David Roberts wrote a while back to praise a new proposal from the National Resources Defense Council for reducing carbon emissions from electric plants. The key part of NRDC's plan is that instead of setting targets for individual plants, something that creates nearly insurmountable problems, EPA would set targets for entire states:

Here’s how it would work: the EPA would first tally up the share of electricity generated by coal and gas-fired plants in each state during the baseline years (2008-2010 was used for this analysis). Then the agency would set a target emission rate for each state for 2020, based on the state’s baseline share of coal and gas generation.

....Each covered plant with an emission rate above the state standard could meet the standard by using one or more compliance options: First, a plant could reduce its own CO2 emission rate by retrofitting a more efficient boiler or installing CO2 capture systems....Second, the owners of multiple power plants could average the emissions rates of their plants, meeting the required emission rate on average by running coal plants less often, and ramping up generation from natural gas plants or renewable sources instead....The plan also allows trading of credits between companies within a state, and across state lines among states that choose to allow it, further lowering the overall costs of compliance.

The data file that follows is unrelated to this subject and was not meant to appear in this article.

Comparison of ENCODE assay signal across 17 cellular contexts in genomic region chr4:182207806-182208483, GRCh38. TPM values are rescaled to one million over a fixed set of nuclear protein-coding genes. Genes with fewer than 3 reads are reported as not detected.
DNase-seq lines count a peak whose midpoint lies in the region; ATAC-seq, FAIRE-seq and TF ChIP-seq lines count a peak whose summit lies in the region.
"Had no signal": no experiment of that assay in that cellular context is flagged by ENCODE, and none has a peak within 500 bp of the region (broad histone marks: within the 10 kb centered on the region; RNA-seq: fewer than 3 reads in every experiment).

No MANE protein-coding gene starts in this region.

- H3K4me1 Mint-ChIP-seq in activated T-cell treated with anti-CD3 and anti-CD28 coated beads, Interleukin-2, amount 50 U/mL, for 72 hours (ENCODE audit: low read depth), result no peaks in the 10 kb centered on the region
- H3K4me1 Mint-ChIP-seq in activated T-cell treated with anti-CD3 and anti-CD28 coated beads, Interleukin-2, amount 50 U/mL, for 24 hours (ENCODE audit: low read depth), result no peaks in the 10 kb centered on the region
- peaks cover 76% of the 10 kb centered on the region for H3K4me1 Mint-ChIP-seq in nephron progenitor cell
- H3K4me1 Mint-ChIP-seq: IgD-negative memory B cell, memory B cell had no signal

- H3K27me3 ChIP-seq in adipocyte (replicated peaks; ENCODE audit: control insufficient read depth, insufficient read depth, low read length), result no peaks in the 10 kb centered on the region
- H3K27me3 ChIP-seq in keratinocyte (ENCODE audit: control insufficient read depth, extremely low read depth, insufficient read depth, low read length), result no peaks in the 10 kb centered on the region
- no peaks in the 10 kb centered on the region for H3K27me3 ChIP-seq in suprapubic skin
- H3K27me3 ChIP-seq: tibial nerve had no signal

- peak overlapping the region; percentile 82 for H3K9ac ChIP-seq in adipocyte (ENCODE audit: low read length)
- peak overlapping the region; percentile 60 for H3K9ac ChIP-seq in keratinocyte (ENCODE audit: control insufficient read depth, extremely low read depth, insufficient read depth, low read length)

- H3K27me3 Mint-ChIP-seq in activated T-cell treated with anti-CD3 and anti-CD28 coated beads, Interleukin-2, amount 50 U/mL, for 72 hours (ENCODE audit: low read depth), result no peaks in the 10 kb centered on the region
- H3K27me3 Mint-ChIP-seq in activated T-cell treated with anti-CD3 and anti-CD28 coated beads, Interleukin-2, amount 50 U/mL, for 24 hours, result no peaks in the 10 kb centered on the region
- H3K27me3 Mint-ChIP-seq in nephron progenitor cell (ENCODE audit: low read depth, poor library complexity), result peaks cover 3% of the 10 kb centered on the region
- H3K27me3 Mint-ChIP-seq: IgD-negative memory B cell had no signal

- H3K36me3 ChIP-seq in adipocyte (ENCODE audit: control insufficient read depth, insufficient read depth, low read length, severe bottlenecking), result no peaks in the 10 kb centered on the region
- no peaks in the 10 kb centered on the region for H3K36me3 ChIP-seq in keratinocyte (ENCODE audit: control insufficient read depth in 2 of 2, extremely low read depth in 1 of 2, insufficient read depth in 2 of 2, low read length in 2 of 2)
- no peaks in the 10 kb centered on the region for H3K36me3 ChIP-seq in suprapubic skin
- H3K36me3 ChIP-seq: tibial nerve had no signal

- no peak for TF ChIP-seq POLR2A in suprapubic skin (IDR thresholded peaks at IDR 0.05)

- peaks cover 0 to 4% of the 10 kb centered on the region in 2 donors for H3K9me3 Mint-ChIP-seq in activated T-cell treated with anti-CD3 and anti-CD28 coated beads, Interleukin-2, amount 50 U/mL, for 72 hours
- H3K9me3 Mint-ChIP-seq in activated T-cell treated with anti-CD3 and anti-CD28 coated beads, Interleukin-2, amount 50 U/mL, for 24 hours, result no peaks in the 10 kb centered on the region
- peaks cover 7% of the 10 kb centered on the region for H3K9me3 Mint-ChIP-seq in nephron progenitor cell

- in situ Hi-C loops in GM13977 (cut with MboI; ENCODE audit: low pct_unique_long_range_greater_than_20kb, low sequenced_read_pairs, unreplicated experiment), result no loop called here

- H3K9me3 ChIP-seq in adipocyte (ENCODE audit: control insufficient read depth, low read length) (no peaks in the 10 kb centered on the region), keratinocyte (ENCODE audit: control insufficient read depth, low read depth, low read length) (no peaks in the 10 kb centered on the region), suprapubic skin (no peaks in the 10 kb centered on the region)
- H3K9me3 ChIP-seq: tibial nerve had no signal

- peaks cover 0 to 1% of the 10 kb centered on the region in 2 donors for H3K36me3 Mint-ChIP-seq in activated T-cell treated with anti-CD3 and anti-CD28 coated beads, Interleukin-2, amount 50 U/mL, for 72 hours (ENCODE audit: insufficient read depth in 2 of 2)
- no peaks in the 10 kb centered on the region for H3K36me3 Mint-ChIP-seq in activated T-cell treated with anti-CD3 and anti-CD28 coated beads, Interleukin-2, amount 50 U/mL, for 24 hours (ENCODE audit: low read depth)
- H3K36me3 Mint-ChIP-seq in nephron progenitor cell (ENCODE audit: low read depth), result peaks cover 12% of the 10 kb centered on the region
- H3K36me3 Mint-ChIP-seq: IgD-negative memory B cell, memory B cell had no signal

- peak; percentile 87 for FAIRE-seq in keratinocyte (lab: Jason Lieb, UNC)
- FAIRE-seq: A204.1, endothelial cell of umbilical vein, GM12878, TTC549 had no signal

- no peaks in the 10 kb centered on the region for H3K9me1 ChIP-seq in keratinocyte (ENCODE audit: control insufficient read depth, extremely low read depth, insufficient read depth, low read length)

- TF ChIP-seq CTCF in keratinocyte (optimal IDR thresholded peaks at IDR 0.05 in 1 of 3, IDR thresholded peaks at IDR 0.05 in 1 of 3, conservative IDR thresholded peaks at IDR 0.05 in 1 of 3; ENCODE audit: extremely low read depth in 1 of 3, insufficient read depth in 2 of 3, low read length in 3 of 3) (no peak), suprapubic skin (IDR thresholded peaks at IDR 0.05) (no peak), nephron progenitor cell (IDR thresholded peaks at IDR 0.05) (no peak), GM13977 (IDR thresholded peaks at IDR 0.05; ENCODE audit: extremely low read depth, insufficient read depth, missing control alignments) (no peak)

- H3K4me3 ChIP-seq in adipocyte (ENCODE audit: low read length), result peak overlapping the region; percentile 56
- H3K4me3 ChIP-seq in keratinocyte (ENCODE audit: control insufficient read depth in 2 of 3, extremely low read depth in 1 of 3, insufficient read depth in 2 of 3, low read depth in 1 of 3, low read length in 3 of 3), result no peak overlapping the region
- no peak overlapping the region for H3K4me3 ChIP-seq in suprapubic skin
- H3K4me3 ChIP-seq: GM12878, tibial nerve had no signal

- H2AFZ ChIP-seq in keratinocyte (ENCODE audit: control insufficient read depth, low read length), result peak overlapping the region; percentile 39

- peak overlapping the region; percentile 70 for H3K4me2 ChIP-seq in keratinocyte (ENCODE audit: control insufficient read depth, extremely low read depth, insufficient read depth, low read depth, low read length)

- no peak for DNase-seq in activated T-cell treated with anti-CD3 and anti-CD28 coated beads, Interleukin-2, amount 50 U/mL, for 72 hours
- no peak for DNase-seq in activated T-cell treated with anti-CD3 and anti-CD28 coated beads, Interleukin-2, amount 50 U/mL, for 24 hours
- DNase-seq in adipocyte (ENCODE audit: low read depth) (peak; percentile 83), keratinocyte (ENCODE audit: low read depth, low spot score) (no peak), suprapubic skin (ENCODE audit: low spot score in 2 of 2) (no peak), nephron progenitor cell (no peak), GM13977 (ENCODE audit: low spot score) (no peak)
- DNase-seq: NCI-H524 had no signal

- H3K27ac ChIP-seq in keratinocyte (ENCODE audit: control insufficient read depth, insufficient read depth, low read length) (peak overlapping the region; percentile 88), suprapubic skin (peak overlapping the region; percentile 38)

This is OK, I guess. But I'm confused. If (a) EPA has the authority to set state standards, and (b) maximizing flexibility is a good thing, then why not simply have EPA mandate a national cap-and-trade system? I assume this is a purely political calculation, but I'm not sure I understand it. It's not as if the usual suspects won't fight the NRDC's state-based plan like crazed weasels, and I guarantee that no matter what formula you use, every state in the union will insist that its target is woefully unfair for some reason or another. If your goal is to avoid the political morass of cap-and-trade, I don't really see how this plan does it.

Besides, if electricity generators have a choice of the NRDC plan vs. national cap-and-trade, I assume they'd pick cap-and-trade. It gives everybody a little more maneuvering room and delivers the same results more efficiently.